While I agree with Vanderslice up to a point (how many "bargain" pieces of gear end up costing us dearly through down time and premature repairs?), I've used modded and DIY mics myself that outperform competitors far out of their price range. I suppose, however, that the time spent modding or building could count as "bleeding"--in which case I would have to agree that one doesn't get a great mic without spilling some blood. But that's the beauty of DIY: the time spent on a project isn't a cost, it's part of the reward.

    You can read the full article on WIRED's websiteCongrats to everyone from the DIY and recording communities who were featured!

    SB-3A (DIY LA-3A) now taking pre-orders November 13, 2010 03:19 5 Comments

    Last month we reported that Mike Pildis, creator of the SB4000 buss comp. project, was creating a new clone of the classic UREI LA-3A optical compressor. Pildis has now announced that he is taking pre-orders for kits and front panels.

    SA-3A DIY optical comp

    Prices and options:

    • Stereo PCB/transformer bundle, $300: contains two PCBs and 6 transformers (input, interstage, and output for each channel). Transformers are from Cinemag and Ed Anderson.
    • Front panel for 2RU stereo unit, $55
    • Stereo matched pair of transistors, $20
    • Power transformer, $25
    • Stereo component kit, $165: All of the electronic components needed to complete the build (does not include wire, VU meters, T4B optical cells)

    Igor (I.J. Research) Announces Neve/Pultec Combo November 5, 2010 06:07 3 Comments

    DIY's greatest overachiever is back already with a new concoction. This month, Igor has cooked up a new variation on the passive EQ theme with a Pultec-like EQ circuit and Neve-ish makeup gain. The EQ uses stepped potentiometers for recall and a stereo set can be operated in MS (mid-side) mode!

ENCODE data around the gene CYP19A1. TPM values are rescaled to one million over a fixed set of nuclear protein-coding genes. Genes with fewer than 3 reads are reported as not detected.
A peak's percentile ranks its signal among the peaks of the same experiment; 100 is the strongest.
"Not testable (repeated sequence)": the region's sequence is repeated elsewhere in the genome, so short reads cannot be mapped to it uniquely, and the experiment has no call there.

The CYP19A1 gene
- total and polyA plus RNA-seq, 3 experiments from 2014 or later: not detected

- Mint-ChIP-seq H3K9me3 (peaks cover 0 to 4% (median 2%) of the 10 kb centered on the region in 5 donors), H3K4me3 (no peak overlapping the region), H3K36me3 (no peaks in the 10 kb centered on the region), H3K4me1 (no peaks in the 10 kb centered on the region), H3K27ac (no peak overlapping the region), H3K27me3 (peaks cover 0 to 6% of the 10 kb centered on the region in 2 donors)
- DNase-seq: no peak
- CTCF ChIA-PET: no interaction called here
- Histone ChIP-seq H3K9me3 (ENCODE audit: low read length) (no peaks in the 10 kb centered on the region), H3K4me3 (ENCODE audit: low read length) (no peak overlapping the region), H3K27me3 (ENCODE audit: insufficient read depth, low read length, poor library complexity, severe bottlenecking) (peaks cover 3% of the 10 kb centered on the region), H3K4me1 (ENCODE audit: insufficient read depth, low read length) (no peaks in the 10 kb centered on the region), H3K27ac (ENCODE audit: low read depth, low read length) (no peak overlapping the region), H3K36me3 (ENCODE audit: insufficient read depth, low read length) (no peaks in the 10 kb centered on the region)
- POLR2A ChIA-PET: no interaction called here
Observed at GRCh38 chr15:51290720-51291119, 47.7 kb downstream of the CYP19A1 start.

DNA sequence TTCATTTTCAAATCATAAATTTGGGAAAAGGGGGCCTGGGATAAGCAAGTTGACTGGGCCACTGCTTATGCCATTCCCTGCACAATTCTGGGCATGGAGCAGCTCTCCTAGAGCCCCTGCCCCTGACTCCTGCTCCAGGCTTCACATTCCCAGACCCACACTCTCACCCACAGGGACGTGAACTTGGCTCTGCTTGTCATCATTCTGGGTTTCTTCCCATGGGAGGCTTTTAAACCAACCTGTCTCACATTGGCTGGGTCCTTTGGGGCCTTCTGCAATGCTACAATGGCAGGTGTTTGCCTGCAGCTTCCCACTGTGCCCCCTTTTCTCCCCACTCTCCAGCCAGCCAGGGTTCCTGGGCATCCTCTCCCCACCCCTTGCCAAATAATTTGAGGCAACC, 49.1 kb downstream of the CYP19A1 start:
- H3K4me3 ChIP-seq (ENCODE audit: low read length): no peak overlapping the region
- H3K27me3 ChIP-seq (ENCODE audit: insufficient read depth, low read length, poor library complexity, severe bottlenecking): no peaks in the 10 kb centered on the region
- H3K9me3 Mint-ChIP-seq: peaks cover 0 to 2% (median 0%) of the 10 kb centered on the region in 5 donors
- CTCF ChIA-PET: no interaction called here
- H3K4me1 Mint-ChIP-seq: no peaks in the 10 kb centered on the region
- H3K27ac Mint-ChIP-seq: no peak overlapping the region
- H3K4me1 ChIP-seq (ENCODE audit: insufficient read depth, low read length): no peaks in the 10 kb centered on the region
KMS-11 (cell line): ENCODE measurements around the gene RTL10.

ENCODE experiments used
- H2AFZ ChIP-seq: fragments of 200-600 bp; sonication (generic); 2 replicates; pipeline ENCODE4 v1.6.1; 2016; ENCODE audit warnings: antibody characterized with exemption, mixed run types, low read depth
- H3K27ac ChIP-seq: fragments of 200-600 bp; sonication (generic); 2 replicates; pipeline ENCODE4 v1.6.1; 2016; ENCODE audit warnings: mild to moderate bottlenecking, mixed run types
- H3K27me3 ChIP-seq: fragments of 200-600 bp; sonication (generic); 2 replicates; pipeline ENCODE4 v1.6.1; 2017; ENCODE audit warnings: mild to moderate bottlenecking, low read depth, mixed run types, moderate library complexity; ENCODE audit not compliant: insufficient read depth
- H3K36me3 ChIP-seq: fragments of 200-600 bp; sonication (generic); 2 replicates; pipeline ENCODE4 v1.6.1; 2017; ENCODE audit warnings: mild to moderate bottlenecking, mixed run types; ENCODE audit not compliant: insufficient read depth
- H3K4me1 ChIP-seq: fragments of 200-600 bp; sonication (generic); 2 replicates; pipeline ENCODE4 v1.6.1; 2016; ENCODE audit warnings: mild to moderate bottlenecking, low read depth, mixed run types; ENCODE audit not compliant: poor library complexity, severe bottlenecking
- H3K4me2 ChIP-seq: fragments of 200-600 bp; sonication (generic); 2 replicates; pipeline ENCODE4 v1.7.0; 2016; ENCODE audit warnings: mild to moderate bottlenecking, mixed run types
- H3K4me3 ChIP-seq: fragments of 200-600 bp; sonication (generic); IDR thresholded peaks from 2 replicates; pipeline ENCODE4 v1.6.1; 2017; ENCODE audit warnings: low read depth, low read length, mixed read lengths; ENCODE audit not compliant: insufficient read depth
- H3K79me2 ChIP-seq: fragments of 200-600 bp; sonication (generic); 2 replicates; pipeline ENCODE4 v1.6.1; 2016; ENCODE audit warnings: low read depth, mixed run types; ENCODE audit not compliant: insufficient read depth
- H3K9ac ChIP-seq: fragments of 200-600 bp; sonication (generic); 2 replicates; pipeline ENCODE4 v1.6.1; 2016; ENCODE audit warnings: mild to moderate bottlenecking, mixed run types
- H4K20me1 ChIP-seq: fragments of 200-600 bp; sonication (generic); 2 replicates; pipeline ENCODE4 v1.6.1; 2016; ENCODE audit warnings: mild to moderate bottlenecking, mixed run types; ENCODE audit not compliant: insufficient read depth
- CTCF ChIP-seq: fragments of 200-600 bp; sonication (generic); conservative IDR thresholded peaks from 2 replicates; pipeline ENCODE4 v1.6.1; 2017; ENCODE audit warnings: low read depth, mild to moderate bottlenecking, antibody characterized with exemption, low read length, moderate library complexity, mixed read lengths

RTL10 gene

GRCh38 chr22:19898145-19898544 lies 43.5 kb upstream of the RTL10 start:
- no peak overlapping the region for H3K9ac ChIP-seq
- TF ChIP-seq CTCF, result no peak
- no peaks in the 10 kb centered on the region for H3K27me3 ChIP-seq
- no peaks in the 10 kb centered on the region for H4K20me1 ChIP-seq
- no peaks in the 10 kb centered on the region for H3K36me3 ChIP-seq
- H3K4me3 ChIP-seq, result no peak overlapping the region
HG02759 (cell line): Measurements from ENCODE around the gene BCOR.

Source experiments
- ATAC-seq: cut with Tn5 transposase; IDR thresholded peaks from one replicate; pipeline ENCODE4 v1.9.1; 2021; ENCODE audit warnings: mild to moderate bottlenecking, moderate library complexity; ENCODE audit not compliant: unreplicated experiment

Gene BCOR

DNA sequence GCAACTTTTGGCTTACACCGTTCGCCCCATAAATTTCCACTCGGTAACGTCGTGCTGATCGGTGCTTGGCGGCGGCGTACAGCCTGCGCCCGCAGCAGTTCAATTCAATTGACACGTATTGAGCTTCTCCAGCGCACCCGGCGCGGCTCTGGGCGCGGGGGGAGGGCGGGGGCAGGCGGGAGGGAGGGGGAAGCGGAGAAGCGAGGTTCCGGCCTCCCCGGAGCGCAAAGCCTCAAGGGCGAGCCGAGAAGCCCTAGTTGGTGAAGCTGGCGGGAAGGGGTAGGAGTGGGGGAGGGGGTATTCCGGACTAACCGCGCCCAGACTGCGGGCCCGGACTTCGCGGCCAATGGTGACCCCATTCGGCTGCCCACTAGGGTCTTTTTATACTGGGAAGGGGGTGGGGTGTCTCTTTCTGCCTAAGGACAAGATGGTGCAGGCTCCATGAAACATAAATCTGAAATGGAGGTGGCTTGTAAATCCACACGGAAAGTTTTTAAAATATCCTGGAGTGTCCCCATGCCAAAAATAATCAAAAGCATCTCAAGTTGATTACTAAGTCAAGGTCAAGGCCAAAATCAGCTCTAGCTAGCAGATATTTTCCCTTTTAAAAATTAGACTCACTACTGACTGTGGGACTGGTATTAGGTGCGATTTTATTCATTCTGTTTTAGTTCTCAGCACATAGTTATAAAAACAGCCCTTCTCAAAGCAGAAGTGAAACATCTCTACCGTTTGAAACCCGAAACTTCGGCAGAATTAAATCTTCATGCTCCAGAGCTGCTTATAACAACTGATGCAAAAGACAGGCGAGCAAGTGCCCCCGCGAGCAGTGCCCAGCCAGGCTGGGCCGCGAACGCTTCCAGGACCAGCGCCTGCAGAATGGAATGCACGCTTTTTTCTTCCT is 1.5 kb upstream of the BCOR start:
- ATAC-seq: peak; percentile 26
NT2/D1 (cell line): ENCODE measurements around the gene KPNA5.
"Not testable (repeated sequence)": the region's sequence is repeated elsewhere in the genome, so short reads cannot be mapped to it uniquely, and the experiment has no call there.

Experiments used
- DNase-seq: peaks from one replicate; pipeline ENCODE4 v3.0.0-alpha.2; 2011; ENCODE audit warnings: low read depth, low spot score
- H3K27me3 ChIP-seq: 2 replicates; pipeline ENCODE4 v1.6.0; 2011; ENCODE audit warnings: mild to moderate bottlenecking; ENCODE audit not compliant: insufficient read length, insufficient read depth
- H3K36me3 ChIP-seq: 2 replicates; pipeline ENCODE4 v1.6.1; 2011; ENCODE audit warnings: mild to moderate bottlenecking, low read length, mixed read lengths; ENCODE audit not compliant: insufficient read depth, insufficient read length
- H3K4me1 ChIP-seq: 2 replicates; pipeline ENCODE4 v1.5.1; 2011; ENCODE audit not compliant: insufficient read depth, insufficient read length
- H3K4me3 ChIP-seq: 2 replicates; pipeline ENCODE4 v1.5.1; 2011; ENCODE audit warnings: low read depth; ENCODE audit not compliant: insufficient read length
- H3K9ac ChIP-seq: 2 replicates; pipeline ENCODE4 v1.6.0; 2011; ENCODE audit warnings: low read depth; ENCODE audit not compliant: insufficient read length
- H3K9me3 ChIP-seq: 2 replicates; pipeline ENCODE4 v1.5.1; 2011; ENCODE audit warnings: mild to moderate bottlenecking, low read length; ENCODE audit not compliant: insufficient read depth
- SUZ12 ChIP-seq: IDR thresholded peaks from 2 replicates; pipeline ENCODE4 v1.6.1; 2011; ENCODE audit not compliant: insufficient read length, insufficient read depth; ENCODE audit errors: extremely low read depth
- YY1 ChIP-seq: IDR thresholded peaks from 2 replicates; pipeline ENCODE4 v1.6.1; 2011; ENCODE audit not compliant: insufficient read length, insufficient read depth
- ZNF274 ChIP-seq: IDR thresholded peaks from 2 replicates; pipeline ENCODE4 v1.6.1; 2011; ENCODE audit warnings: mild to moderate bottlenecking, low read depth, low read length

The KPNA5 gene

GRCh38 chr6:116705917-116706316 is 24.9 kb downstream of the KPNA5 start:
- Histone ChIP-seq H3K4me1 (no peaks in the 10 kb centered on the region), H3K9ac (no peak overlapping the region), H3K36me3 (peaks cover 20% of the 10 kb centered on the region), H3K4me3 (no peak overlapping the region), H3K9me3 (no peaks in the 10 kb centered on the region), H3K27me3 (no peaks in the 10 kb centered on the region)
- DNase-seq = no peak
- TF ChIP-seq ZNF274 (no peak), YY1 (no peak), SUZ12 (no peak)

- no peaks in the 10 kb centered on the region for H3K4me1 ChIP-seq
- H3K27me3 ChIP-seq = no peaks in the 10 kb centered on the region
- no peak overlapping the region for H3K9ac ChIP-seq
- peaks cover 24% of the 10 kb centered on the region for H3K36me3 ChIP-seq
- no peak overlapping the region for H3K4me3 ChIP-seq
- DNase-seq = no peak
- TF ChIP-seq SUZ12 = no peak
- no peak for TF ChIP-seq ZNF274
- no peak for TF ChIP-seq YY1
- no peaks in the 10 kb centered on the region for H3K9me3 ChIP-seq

Igor estimates a stereo PCB bundle will be under $160.

    DIT Neve, Pultec EQ

    I.J. Research now taking pre-orders for F76 October 21, 2010 04:49

    I.J. Research (or "Igor" on the GroupDIY forum) is now taking orders for the F76, 1176-style compressor for the 500-series and 51x Alliance formats.  There are options for PCB-only or a partial kit with metal work.


    DIY 1176 compressor

    Drip Announces Fairchild 670 PCB October 13, 2010 02:21 4 Comments

    Drip Electronics, maker of boutique PCBs for tube projects, released a PCB for a clone of the Fairchild 670 last month. The Fairchild 670 is the stereo version of perhaps the most lusted after piece of gear ever. According to Drip, the 670 is a 100% accurate reproduction of the original, with all 20 tubes and 13 transformers (count em!). PCBs are $400 for the first two weeks of production, and $600 after.

    DIY tube compressor, Fairchild 670

    Two LA-3A Projects Announced October 12, 2010 03:43

    October 4, 2010 shall henceforth be remembered as "The Day of the LA-3As" within the DIY community. On Monday both Peter Purpose, creator of such wonders as a full-featured 1084 for the 500-series, and Mike Pildis, of SB4000 fame, announced plans for LA-3A clone projects.

    The UREI LA-3A is the solid-state sibling of the more famous LA-2A optical compressor. It might be called a hybrid of the LA-2A and 1176.

    Check them out here:

    Currently sourcing components... August 29, 2010 22:36 3 Comments

    Welcome to! The goal of this site is to build a comprehensive and concise directory for all of the DIY recording equipment projects currently floating around the internet.You can also check out the ever-growing project directory to see what we've got so far. If you know of something you don't see, let us know!